p.s. I don't want to send another bulk email about this, but my photo site is actually supposed to be at rather than at the link i sent out in the 'just making sure...' email...sorry for the confusion everyone.


Kate said...

But what about the goose at Koleves?!

mark said...

1. Agree about the vegetarianism, one's own purity is irrelevant. If I buy a lump of meat, I'm paying someone to produce the next lump of meat. The less I do that, the less suffering I'm initiating.

2. Anyone who reads Jared Diamond shoud read this as a corrective: .

3. As with slavery and mass cruelty to other animals, so will abortion be seen as an aberration by a society brainwashed to sanctify convenience.

Lewis Akenji said...

Psychologist Tim Kasser, of Knox College, Illinois, USA has shown that those who tend to make choices that respect their awareness of positive trends have a higher tendency to feel better about themselves, and a more positive psychological outlook in life. This in turn makes them to feel even better. Those healthy choices could include things as simple as cooking your own food, taking garbage to the recycle bin, meeting friends often, eating organic food and less meat, smiling.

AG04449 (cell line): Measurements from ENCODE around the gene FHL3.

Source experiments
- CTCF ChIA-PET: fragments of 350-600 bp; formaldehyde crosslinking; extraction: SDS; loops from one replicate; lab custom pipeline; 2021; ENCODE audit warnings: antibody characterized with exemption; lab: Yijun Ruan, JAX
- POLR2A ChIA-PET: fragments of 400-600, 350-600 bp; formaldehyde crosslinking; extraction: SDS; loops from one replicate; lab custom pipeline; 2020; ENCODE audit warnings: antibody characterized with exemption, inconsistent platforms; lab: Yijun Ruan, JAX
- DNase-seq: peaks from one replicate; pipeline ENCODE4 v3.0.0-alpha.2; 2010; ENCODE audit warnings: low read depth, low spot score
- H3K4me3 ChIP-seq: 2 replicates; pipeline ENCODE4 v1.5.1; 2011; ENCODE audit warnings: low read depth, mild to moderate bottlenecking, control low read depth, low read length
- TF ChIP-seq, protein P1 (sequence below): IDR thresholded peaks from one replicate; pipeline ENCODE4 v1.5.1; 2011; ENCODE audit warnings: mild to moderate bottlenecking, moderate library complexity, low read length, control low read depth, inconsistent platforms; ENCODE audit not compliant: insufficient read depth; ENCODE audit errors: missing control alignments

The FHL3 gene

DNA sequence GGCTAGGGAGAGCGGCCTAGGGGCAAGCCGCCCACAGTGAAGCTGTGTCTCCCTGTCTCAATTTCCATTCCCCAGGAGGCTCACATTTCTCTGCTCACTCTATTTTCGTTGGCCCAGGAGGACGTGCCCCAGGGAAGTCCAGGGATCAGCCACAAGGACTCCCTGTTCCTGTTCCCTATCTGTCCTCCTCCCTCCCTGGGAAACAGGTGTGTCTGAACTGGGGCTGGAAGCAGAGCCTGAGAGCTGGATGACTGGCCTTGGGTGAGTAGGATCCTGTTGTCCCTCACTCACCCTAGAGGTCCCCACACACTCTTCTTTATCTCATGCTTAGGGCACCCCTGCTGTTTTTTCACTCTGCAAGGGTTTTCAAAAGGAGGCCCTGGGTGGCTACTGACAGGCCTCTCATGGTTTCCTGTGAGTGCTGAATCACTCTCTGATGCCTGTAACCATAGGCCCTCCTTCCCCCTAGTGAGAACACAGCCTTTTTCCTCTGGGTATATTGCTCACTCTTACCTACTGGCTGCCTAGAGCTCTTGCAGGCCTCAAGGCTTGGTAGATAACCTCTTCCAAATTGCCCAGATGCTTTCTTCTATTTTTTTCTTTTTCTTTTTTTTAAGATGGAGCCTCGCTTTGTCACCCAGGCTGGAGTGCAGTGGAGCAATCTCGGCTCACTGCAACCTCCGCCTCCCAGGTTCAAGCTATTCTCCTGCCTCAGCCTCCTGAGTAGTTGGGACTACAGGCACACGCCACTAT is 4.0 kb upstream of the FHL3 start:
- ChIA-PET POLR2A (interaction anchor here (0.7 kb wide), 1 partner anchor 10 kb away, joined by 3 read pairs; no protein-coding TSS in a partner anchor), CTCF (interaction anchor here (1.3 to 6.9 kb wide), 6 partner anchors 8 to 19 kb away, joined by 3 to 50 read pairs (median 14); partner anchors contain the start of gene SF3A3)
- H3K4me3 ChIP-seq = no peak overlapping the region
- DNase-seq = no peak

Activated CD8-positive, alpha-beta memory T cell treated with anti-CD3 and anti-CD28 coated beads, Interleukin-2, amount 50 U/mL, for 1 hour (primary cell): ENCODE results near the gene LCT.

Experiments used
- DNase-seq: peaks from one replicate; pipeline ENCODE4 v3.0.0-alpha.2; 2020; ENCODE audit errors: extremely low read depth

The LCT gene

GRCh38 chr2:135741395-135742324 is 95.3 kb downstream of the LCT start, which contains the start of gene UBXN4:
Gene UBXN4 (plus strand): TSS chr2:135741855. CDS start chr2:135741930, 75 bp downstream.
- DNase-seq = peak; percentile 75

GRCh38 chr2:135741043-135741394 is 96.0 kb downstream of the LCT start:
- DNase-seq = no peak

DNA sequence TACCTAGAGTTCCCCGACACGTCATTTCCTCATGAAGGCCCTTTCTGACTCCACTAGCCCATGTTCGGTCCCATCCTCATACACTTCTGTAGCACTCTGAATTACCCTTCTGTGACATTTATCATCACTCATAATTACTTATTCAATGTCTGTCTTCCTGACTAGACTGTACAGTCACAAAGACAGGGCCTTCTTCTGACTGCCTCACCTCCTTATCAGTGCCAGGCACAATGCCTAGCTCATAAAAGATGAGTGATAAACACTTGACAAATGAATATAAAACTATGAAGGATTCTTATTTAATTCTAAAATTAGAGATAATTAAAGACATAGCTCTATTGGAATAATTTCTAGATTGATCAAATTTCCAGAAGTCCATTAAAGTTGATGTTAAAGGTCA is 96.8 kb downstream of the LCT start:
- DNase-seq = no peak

Interesting enough, researches recently published in National Geographic, Science, Newsweek, have all picked on the relationships between happiness or longevity on the one hand, and eating habits or lifestyles on the other. By looking into studies on Psycho-cardiology, “the profound connection between emotion and the cardiovascular system,” Newsweek underscores that better psychological outlook is a strong determinant of cardiovascular health. The National Geographic, looking into vast studies done among populations with a high density of centenarians, highlights that besides having a strong vision in life and being active in the community, one of the common characteristics of these centenarians is that they have diets rich in grains, fruits and vegetables.

Should everyone then be vegetarian – or vegan? Labels would often have a reductionist tendency – flawed with judgements, charged with self-defences – that easily act contrary to the intended practicalities of a concept. Not to be sidetracked by semantics, it’s not the label that matters. It’s the consciousness we have of living wholly – the attitude, and ultimately the behaviour. Choosing consciously and responsibly can benefit our personal lives while also conserving natural resources and improving the environment.

P.S. Paulina, was the Fricci Papa soup vegetarian?

Paulina said...

Lewis: despite having no meat in it, I highly doubt that the soup was fully vegetarian:)

Let me guess, this is one of your articles posted in?:)

I hope to see you this Saturday night!